Last week (December 29), U.S. Secretary of State Antony Blinken appointed Rina Amiri as the Special Envoy for Afghan Women, Girls and Human Rights and Stephanie Foster as the new Senior Advisor for Women and Girls within the State Department’s Coordinator for Afghan Relocation Efforts (CARE) team. Both women have years of experience working for women’s rights and equality.
Amiri, an Afghan American leader who has publicly criticized the “chaotic” withdrawal from Afghanistan, has at least two decades of experience and was a senior advisor to the Obama Administration as a special representative for Afghanistan and Pakistan. Blinken said in the announcement of her appointment that Amiri will work closely with him for the goal of “a peaceful, stable, and secure Afghanistan.” Amiri is well connected to Afghan women leaders and activists.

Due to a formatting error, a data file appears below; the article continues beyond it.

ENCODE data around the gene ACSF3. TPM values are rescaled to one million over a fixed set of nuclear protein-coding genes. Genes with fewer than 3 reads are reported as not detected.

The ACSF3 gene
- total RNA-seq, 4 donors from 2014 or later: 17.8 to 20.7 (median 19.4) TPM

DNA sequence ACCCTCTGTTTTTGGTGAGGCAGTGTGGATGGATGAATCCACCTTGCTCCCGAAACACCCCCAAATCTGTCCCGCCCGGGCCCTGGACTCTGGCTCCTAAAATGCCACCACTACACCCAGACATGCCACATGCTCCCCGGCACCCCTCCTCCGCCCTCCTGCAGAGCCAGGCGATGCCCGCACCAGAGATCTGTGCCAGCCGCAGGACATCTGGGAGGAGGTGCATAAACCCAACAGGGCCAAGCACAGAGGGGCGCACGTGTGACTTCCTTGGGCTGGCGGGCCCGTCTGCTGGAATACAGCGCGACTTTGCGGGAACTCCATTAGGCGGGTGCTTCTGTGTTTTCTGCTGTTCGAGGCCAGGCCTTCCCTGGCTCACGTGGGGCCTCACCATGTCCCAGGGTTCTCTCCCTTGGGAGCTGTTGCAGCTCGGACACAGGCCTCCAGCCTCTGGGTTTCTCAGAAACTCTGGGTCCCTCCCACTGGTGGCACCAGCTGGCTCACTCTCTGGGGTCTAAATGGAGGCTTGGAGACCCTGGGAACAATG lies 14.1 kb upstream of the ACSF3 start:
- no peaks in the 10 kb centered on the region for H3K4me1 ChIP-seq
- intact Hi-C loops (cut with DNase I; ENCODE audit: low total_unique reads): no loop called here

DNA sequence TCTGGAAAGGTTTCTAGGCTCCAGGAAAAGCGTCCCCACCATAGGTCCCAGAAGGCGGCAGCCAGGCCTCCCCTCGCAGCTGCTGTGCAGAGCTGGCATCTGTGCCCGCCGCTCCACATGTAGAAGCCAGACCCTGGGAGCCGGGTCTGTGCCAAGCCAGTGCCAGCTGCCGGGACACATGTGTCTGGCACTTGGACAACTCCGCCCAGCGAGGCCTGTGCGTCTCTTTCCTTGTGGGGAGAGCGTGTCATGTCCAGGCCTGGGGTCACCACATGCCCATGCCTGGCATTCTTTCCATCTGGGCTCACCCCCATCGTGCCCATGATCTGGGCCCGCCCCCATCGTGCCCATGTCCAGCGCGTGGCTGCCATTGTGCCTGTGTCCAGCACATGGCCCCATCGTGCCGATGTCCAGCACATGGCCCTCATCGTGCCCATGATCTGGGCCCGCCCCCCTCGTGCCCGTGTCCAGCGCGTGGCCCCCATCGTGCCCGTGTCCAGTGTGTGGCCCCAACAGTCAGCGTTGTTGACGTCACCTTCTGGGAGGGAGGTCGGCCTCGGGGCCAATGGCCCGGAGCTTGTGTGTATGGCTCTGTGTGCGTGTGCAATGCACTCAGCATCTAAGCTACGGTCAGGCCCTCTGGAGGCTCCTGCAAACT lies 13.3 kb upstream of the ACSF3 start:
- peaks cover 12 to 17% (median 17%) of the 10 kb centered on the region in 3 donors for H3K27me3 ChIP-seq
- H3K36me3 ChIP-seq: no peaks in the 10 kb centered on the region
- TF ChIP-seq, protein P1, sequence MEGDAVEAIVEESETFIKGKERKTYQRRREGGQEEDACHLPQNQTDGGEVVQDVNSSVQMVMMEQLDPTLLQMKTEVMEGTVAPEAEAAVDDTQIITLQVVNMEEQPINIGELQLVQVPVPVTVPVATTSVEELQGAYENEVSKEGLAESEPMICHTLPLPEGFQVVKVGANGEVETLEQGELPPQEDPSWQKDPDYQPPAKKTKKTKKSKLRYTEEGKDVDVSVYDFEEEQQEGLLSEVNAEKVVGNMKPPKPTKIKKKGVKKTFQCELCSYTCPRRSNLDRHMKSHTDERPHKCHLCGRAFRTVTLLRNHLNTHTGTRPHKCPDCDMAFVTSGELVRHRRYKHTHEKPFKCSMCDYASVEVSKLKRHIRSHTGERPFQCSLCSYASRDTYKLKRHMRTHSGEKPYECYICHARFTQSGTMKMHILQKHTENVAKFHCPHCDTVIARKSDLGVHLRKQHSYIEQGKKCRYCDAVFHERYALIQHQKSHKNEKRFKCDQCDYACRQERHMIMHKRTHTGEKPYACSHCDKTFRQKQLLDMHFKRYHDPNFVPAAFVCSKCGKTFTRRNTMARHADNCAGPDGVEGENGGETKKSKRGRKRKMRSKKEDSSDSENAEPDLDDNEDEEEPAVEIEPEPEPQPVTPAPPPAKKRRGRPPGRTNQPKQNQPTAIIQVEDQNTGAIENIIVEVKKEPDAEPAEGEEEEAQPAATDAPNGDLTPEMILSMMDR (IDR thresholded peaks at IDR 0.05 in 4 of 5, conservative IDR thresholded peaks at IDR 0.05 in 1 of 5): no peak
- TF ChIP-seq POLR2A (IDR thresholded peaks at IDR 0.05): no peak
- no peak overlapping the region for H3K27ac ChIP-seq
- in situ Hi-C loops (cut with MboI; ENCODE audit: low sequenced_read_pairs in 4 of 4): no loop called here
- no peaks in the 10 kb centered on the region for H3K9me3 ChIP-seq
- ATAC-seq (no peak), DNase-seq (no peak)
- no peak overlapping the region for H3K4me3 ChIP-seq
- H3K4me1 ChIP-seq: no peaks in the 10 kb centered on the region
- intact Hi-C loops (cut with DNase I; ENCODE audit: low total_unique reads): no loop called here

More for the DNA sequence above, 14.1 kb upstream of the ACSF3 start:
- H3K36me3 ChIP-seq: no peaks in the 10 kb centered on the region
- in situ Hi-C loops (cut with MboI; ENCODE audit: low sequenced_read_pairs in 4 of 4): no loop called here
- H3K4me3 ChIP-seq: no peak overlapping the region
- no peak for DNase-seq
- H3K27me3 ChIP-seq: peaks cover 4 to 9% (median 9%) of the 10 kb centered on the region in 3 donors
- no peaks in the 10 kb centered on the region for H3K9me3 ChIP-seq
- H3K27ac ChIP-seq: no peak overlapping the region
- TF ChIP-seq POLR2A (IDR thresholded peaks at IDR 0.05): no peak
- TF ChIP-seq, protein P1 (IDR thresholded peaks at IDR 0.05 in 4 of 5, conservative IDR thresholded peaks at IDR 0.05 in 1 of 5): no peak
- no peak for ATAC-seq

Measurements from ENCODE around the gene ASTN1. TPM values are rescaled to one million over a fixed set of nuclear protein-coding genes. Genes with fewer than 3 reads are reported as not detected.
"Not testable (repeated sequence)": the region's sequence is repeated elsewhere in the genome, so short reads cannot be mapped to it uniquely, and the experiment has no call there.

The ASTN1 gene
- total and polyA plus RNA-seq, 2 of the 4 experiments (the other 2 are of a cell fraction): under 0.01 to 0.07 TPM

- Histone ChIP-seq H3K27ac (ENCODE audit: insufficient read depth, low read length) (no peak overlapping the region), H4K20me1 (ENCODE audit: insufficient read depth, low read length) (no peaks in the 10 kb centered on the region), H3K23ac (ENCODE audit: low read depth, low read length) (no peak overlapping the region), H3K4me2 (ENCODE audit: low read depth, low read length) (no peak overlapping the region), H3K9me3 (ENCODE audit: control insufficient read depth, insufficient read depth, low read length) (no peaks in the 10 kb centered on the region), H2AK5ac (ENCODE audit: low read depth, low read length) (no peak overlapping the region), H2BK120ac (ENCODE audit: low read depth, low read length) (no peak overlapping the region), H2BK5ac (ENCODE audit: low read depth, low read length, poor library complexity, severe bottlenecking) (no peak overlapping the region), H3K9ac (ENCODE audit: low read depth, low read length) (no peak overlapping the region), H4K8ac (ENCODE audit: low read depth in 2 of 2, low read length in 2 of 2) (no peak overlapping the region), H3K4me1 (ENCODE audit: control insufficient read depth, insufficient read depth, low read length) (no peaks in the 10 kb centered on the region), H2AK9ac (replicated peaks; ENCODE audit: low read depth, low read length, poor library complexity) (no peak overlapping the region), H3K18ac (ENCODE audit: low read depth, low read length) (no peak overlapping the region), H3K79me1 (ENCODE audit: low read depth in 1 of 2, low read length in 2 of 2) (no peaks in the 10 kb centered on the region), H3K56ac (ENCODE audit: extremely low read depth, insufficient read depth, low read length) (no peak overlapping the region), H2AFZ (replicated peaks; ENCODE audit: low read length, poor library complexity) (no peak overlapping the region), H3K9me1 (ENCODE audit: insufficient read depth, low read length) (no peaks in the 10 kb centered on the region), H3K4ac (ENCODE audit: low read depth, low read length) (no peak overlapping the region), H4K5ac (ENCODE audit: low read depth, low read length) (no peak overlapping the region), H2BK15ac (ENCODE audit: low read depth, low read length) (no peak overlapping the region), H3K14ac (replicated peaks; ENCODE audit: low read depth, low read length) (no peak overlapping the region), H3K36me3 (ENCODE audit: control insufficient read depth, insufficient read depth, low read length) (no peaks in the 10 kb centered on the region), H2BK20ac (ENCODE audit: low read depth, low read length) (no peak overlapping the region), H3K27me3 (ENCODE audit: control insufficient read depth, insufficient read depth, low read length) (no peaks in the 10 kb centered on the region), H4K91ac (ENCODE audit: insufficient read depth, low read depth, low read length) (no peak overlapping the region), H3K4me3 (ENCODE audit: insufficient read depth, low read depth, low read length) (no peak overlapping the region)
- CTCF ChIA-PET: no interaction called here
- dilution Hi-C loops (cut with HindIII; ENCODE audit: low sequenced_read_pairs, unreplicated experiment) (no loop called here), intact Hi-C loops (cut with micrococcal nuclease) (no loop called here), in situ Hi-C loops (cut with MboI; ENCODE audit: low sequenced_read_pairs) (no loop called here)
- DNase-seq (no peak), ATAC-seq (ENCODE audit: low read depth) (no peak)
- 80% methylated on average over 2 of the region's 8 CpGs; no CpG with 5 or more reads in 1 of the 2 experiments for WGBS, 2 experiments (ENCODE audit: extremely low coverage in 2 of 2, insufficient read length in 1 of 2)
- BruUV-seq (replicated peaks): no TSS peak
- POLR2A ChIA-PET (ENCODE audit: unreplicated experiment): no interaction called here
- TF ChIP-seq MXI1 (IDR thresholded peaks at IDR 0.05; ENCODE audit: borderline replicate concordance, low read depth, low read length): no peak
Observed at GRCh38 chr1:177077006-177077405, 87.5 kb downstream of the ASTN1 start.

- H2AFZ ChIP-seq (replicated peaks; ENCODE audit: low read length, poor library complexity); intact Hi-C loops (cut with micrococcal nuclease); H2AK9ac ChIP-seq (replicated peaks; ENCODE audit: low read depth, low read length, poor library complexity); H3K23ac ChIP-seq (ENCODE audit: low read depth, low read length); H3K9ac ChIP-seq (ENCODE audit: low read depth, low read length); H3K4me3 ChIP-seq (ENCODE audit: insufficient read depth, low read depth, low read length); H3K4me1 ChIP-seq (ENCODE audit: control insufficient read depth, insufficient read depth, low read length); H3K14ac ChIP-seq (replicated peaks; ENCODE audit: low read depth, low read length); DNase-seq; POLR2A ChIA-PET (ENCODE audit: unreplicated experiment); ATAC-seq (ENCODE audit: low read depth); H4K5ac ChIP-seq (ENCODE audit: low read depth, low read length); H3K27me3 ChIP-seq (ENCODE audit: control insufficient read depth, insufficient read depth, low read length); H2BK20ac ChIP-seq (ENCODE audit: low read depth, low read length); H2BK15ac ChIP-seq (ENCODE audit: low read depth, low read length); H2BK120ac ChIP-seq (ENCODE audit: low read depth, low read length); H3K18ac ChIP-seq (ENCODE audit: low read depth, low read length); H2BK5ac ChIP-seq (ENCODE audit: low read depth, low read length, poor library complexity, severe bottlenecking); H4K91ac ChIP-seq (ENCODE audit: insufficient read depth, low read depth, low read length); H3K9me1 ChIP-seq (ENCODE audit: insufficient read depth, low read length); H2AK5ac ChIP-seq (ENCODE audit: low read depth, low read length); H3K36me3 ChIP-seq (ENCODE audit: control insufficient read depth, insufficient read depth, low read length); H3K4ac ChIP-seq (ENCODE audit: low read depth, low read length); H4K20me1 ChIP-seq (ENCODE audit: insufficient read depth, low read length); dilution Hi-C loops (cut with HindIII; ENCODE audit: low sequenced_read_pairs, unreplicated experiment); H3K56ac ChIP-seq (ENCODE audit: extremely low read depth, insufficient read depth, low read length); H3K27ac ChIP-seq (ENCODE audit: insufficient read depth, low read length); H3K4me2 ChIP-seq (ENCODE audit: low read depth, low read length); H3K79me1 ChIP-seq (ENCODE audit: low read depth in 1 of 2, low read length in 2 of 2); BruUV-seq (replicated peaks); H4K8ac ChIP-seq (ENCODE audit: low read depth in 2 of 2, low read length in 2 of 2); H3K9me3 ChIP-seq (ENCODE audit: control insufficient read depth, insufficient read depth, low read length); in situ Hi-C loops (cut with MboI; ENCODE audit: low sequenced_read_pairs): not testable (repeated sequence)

Foster, who is considered a State Department veteran, will enhance U.S operations to evacuate and resettle for at-risk Afghan women and girls who are especially endangered by the Taliban regime because of their work for women’s rights. Amiri has also criticized, according to Reuters, the process for evacuating Afghan women at risk and has called it a “disaster.”
Meanwhile, the Taliban continues curbing or eliminating Afghan women and girls’ rights. Recently the Taliban has decreed that Afghan women cannot travel more than 45 miles without being accompanied by a close male family member. The Taliban has essentially stopped the education of girls and women past the seventh grade, has stopped women from working outside the home, and has eliminated them from all decision-making positions. Plus women’s rights leaders and activists, journalists (male and female), women judges, and the list goes on, have been assassinated.